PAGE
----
FCC considers incorporating mobile data into broadband coverage maps

The Federal Communications Commission is seeking public input on whether better mobile wireless coverage data should be included in collection efforts to more accurately map broadband availability in the U.S.

The agency’s move on the mobile front ties into the FCC’s Thursday vote establishing (PDF) the Digital Opportunity Data Collection. This is a new process aimed at collecting more detailed geospatial data on fixed broadband deployments to better identify specific locations across the country that are lacking internet service.

In a July 24 FCC filing (PDF), industry group CTIA generally supported the agency’s efforts for improved mobile broadband deployment data, but urged the FCC to seek further comment on appropriate collection methods. Specifically, the group took issue with the agency’s requirement of using a “place of primary use” (PPU) standard to identify mobile users below the state level when it comes to prepaid customers. CTIA said many prepaid mobile providers don’t collect or use PPU information as they don’t bill prepaid customers who pay up front and purchase service at the point of sale.

“As a result, the proposed use of PPU for prepaid consumer data would be extremely burdensome, if not infeasible,” wrote CTIA.

Accuracy issues

Issues with accurate broadband coverage maps, both wired and wireless, are not new. 

In December 2018 the FCC announced it would investigate whether major carriers submitted inaccurate coverage maps that were to be used for allocating funds under the Mobility Fund II project.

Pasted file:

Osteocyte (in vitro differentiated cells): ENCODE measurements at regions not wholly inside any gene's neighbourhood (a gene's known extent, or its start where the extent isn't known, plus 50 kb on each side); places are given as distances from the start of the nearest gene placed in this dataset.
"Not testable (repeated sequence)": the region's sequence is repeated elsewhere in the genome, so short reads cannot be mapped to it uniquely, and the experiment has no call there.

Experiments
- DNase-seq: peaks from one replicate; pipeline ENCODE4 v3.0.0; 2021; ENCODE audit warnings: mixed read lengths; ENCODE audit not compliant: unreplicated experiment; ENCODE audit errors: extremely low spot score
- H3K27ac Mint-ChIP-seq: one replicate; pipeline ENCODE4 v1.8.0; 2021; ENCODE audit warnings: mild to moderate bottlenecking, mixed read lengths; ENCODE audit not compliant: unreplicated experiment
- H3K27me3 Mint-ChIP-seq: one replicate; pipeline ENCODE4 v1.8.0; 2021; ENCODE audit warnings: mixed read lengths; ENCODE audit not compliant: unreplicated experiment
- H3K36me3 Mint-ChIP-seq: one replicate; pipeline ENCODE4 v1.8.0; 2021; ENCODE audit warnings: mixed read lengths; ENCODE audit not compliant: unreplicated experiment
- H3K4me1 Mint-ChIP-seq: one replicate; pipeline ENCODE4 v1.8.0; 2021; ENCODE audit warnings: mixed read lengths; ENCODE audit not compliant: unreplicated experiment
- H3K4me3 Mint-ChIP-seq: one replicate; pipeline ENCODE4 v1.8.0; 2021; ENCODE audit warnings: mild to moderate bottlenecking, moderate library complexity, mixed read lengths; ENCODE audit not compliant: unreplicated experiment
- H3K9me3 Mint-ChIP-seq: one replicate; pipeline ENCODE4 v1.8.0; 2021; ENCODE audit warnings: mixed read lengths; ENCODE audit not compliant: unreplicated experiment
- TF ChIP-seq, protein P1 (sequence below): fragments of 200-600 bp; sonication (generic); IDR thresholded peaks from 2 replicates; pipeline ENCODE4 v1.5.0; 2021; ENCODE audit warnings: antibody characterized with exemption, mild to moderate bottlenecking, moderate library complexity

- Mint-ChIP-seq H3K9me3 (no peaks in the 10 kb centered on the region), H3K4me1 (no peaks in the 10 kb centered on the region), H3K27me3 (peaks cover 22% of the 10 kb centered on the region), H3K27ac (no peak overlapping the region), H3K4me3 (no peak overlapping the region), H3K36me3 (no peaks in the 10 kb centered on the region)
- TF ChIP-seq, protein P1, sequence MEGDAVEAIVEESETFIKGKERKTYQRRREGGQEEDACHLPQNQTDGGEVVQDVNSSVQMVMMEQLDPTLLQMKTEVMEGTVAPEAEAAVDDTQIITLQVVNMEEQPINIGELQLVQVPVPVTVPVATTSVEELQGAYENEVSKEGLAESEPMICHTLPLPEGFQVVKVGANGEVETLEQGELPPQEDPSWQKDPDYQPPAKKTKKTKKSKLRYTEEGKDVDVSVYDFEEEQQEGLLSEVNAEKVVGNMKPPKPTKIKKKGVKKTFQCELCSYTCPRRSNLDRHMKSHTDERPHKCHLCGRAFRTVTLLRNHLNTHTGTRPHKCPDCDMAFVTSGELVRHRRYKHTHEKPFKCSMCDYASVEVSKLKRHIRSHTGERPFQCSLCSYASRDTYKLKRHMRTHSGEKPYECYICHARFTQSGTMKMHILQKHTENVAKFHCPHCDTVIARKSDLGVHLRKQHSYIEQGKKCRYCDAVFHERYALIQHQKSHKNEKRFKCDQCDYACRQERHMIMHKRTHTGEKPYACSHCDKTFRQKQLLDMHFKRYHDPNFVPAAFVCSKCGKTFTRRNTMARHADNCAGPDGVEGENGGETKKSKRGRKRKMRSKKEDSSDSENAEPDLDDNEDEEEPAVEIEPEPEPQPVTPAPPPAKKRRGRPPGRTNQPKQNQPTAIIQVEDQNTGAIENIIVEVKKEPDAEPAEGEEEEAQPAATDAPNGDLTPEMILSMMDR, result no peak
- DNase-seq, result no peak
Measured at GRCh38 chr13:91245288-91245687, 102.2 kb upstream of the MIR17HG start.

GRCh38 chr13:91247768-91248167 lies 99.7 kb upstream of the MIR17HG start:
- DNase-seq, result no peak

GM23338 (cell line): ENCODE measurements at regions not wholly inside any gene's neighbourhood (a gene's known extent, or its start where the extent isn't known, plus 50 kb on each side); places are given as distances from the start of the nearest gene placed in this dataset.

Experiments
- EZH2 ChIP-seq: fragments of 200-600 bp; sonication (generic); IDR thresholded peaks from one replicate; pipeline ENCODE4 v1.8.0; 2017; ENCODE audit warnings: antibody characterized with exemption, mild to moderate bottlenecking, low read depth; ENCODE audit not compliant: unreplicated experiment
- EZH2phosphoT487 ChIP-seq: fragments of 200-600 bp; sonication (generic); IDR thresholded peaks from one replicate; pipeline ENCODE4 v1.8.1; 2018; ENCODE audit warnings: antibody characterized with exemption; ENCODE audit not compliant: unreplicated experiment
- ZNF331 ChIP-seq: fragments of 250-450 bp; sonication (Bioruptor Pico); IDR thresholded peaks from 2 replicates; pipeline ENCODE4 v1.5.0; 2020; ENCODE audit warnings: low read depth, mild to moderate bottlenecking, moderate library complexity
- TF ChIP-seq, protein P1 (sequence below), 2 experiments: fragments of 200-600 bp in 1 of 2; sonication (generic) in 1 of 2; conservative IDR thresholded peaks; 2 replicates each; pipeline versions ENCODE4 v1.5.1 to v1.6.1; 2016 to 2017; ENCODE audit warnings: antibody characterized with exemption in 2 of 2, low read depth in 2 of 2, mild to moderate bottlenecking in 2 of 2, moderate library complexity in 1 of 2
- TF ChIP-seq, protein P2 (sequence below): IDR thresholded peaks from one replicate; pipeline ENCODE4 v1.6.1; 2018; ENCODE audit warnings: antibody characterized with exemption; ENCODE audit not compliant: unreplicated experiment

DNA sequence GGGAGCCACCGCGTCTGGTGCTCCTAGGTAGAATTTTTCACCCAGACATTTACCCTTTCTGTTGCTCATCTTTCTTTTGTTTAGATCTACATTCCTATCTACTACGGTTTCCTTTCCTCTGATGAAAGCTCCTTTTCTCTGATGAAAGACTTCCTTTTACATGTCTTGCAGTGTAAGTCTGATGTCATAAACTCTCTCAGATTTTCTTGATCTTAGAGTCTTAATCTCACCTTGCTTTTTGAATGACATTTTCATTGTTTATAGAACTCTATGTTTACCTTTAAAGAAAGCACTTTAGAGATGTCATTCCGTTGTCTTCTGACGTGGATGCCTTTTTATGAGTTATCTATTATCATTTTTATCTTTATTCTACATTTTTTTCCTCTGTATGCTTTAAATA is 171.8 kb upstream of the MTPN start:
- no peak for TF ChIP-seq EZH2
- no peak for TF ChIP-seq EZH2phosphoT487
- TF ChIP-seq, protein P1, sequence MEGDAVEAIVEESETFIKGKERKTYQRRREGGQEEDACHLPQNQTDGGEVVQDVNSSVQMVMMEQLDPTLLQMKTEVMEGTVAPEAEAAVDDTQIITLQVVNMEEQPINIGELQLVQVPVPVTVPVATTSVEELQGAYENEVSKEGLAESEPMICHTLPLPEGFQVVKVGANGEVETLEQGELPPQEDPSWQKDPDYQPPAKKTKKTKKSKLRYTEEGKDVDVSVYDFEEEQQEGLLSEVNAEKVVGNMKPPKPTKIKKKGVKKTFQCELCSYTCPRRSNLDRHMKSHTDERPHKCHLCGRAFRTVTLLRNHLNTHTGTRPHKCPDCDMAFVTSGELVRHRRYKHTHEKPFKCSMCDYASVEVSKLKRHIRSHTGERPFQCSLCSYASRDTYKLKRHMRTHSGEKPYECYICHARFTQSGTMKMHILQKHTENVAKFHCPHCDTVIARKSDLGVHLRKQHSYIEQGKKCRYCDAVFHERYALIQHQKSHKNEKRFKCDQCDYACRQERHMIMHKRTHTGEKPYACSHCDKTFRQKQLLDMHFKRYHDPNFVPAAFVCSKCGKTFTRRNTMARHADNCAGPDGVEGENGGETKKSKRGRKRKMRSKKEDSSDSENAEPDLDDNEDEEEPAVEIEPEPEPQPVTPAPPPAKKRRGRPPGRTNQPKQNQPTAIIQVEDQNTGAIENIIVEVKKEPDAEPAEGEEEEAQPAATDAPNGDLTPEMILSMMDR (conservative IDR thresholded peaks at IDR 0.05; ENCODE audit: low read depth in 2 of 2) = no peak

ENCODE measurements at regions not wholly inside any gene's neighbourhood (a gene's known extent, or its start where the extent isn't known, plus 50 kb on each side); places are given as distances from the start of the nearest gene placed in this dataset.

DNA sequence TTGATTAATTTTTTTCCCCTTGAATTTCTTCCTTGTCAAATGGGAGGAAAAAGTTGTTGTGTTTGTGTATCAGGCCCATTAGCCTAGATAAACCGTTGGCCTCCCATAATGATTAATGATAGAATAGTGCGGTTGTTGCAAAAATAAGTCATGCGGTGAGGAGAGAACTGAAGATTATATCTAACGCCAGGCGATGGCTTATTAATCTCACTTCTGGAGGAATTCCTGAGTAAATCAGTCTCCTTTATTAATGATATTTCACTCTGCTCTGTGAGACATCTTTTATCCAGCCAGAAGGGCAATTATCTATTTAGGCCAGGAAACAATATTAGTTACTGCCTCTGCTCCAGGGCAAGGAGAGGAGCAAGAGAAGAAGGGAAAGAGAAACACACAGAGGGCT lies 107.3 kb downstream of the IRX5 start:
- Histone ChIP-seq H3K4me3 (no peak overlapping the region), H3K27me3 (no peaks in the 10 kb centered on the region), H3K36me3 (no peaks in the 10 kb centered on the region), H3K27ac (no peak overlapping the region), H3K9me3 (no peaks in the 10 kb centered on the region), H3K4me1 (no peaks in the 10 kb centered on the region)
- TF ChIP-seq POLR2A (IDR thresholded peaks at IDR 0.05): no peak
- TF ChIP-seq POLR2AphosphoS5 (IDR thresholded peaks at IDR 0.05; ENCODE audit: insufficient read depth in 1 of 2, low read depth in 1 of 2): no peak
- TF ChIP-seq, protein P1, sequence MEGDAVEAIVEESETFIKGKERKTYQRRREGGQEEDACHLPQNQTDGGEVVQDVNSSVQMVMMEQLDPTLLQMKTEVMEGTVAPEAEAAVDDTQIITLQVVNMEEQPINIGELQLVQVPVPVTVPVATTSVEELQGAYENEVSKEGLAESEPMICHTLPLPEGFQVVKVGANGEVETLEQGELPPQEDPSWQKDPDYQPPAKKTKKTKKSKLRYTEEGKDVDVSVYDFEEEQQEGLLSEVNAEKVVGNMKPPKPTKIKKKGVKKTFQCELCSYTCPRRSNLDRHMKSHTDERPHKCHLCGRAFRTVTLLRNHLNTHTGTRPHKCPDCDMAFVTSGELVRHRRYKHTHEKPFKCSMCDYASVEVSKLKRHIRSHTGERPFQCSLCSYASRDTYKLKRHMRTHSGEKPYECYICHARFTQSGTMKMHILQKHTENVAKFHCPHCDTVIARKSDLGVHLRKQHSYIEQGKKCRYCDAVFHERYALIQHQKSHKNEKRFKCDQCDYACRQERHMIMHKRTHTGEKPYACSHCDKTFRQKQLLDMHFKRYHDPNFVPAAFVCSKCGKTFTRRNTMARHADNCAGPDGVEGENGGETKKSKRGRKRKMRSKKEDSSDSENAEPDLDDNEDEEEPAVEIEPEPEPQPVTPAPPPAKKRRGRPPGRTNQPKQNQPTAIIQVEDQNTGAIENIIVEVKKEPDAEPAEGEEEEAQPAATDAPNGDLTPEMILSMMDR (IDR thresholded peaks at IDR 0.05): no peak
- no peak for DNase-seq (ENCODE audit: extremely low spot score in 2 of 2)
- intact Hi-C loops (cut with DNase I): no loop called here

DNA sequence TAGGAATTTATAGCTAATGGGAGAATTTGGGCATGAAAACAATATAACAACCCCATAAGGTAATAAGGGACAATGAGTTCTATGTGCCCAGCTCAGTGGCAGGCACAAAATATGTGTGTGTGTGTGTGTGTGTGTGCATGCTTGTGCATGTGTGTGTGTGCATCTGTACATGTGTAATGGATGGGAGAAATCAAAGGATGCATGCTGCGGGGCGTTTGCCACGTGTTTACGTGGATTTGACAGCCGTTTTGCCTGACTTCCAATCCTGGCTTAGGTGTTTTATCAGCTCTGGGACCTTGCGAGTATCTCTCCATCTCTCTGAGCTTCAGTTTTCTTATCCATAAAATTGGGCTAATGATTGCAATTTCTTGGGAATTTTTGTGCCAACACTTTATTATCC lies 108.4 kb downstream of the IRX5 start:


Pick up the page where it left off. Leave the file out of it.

RELATED: T-Mobile, Verizon may be under investigation by the FCC for submitting incorrect mapping data

Before the FCC action today on new methods for broadband data collection, multiple parties had criticized the agency’s broadband deployment maps as inaccurate and incomplete. Critics included members of Congress and commissioners themselves.

“Our wired maps have serious inaccuracies. Our wireless maps are so suspect they are the subject of an ongoing investigation,” said Commissioner Jessica Rosenworcel in remarks at the Thursday open meeting. “So today’s effort to improve the data collection that informs our nation’s broadband maps comes not a moment too soon.”

Rosenworcel noted that according to the agency’s most recent report, more than 21 million people in the U.S. have no access to high-speed broadband. She said there is reason to believe the actual figure is much larger than the FCC’s official statistics suggest.

“One study has found that 162 million people across the country do not use internet service at broadband speeds,” said Rosenworcel. “That turns our digital divide into a yawning chasm.”

RELATED: FCC revises its U.S. broadband numbers downward after finding ‘drastically overstated’ data

Microsoft, which has been working to expand high-speed internet to using TV white spaces and other technologies, has also criticized the accuracy of FCC broadband data and undertook its own independent research on the topic. For example, in Ferry County, Wash., FCC data showed 100% broadband coverage, but Microsoft data indicated only 2% of households were using broadband speeds.

Following the vote, a Microsoft spokesperson provided the following statement to FierceWireless:

“We’re pleased to see the FCC today take a step forward on improving the accuracy of broadband mapping. The measures proposed around granularity, leveraging crowdsourcing to obtain additional data including usage information and related efforts to improve accuracy closely mirror our suggestions. If fully enacted, this should provide a more accurate view of where coverage is still lagging and enable the FCC to provide funds that ensure the areas that most need support are receiving it.”

FCC Chairman Ajit Pai said the newly established method for fixed broadband mapping, which also turns over data collection and maintenance responsibility to the Universal Service Administrative Company, will go beyond current census-block level reporting for a more detailed picture.

“Critically, we will no longer count everyone in a census block as served if just one person is served,” Pai said.

Story updated to include statement from Microsoft.